2007 Domaine William Fèvre Chablis Grand Cru "Les Preuses"

SKU #1050028 96 points Robert Parker's Wine Advocate

 The 2007 Chablis Preuses – reflecting the nearly one-quarter of this site (in two parcels) that Fevre owns – immediately forces the taster into a crustacean vocabulary, with the mineral, saline, sweet, and seductively savory character of scallops and lobster shell reduction coming to mind. A superb creaminess and uncanny sense of underlying density combines with levity and subtly citric refreshment – imagine a rich, creamy shellfish stock whipped to a froth – while wafting iris perfume and the wine’s sheer extract combine for a sense of sugar-free sweetness in a soothing, sensationally long and distinctive finish. Lucky are those who can follow a few bottles of this for the next dozen or more years. (DS)  (12/2009)

95 points Wine Enthusiast

 A bright, steely wine with great concentration and a tight, mineral character. This is impressive Grand Cru Chablis for the long term, based for the moment on lime, almonds and green plums, but itching to broaden out. *Cellar Selection* (RV)  (7/2010)

94 points Allen Meadows - Burghound

 I hadn't tried this since my last review in Issue 36 and I clearly caught it at the wrong time as it is quite shut down at present. The intensity, purity and pronounced Chablis character are all present in abundance, in particular on the intensely mineral-driven and strikingly precise flavors that culminate in an overtly austere, bone dry and wonderfully persistent finish. I have reduced my score slightly though I remain optimistic that a few more years of cellar time will eventually produce something as spectacular as what I originally saw. Stay tuned.  (8/2012)

94 points Vinous

 Bright, pale yellow-green. Knockout nose combines lime, metallic minerality and powdered stone. Wonderfully concentrated Preuses, offering a compelling combination of bracing citrus and mineral flavors and outstanding richness (the former coming from the southeast-facing vines and the latter from those facing west, notes director Stephane Follin-Arbelet). Wonderfully pure wine, finishing with outstanding cut, lift and length. (ST)  (7/2009)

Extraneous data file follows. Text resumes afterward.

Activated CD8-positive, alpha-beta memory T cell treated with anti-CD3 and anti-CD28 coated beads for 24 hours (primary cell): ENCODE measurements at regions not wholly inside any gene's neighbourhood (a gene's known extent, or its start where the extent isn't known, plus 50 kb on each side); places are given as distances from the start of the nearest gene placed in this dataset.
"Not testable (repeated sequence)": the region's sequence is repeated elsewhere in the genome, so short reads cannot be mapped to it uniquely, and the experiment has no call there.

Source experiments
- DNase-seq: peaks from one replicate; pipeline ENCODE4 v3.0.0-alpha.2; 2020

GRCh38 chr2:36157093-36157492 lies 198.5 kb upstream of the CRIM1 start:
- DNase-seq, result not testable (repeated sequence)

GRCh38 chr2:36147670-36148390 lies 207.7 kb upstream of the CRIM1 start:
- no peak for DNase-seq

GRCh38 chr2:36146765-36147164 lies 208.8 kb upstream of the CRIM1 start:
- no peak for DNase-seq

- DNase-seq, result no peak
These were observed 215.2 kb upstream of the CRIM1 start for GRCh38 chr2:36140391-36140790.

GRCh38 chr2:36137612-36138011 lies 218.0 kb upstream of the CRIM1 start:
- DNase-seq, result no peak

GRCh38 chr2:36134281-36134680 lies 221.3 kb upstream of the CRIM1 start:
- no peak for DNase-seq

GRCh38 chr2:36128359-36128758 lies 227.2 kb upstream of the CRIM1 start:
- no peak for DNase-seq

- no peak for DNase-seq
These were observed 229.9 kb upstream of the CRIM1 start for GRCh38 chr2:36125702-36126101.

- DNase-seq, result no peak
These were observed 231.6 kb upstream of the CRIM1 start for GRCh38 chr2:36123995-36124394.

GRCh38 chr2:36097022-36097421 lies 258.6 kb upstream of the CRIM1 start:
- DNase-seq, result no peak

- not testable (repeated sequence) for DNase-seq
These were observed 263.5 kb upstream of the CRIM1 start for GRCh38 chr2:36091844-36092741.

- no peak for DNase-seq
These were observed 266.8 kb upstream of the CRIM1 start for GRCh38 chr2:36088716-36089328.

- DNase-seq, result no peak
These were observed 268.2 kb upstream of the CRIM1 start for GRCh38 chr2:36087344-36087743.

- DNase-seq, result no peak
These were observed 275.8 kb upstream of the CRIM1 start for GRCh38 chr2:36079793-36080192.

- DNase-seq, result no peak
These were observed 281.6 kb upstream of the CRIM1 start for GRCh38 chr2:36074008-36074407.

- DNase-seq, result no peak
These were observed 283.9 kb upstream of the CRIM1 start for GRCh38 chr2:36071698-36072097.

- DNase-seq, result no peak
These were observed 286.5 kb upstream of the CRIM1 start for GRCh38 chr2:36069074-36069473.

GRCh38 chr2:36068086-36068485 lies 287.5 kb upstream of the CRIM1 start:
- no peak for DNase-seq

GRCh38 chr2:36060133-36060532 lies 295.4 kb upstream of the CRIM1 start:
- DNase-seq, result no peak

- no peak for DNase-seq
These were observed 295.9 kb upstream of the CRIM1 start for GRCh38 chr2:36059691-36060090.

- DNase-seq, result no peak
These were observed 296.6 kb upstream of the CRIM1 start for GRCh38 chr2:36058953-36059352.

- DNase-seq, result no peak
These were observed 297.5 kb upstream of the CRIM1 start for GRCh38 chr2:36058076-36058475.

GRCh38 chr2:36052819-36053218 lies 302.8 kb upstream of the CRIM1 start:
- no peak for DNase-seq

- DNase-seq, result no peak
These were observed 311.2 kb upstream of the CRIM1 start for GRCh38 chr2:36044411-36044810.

90 points Wine Spectator

 Rich and concentrated, lending a roundness to the profile with peach, lemon and vanilla flavors. There's nice harmony and length, with a mouthwatering finish. Best from 2011 through 2018. (BS)  (10/2009)

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Price: $119.99
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- It's hard to believe that up until about 30 years ago, this extremely popular varietal hid behind the veil of geographical names like Chablis and Puligny-Montrachet. Now grown all over the world and bottled by its varietal name, Chardonnay has achieved a level of branding unlike any other wine. Surprisingly, though, what you get when you buy Chardonnay can differ greatly from country to country and even within one country, depending on the climate where it's grown and how it is vinified and aged. From fresh, crisp and minerally with apple and lemon notes to rich and buttery with tropical fruit overtones, Chardonnay runs the gamut. In France's Burgundy, Chardonnay is the source of the prized wines of Chablis, Corton-Charlemagne, Mâcon, Meursault and Montrachet. It also the foundation of exceptional Champagne, where it is blended with Pinot Noir and Pinot Meunier or vinified on its own into Blanc de Blancs. It is also extremely popular in California, and is gaining popularity in Australia, New Zealand, Italy, Spain and South Africa.


- When it comes to wine, France stands alone. No other country can beat it in terms of quality and diversity. And while many of its Region, Bordeaux, Burgundy and Champagne most obviously, produce wine as rare, as sought-after and nearly as expensive as gold, there are just as many obscurities and values to be had from little known appellations throughout the country. To learn everything there is to know about French wine would take a lifetime. To understand and appreciate French wine, one only has to begin tasting them.


- The region north of the Cote d'Or, famous for its steely dry white wines made from Chardonnay. There are 7 Grands Crus vineyards, and numerous Premier Crus. Unfortunately, the name has been borrowed and badly abused by producers of inferior white wines in the US as well as in Australia. True French Chablis is a delicate, stony, crisp Chardonnay, bearing no resemblance to the anonymous plonk so labeled here.